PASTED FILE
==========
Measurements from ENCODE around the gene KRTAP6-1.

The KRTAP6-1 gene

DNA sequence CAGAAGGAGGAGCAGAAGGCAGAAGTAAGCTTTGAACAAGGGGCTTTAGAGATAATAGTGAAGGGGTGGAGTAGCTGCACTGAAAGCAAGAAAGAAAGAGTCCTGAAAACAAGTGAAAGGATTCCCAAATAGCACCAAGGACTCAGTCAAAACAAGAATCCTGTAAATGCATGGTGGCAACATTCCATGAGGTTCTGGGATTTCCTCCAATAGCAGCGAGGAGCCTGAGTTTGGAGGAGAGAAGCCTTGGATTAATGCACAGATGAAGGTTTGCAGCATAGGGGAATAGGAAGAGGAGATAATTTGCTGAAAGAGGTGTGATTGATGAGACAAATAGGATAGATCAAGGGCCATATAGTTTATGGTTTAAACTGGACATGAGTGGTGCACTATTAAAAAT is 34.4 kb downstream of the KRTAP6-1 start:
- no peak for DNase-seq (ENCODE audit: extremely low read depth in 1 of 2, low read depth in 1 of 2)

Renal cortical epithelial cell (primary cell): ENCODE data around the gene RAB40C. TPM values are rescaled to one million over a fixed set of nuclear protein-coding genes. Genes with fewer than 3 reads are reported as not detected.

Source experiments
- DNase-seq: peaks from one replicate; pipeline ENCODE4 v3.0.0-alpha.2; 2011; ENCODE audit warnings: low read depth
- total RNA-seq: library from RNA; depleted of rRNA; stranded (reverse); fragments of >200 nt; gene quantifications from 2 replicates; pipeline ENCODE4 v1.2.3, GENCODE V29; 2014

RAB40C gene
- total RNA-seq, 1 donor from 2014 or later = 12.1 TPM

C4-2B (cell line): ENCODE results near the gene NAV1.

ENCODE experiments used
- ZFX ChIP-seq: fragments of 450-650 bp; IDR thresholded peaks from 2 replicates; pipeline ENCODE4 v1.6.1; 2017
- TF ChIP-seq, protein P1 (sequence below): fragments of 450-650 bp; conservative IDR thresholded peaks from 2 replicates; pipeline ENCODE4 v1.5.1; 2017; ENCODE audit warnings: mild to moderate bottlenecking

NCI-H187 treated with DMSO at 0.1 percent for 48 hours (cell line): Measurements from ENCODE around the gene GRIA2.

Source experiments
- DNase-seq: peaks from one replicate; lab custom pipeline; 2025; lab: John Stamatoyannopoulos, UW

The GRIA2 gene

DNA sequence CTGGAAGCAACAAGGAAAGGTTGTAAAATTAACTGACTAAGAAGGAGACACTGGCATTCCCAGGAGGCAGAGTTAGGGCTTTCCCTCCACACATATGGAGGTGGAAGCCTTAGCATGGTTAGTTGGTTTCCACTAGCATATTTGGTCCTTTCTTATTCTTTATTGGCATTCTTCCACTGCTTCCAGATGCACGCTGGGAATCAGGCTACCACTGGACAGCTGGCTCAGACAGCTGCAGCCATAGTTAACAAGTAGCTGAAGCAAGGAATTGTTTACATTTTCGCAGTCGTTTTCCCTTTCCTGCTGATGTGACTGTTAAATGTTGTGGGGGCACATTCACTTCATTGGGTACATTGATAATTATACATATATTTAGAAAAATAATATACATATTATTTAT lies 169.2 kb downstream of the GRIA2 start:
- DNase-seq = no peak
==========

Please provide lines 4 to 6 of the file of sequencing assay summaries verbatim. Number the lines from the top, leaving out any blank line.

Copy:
- no peak for DNase-seq (ENCODE audit: extremely low read depth in 1 of 2, low read depth in 1 of 2)

Renal cortical epithelial cell (primary cell): ENCODE data around the gene RAB40C. TPM values are rescaled to one million over a fixed set of nuclear protein-coding genes. Genes with fewer than 3 reads are reported as not detected.

Source experiments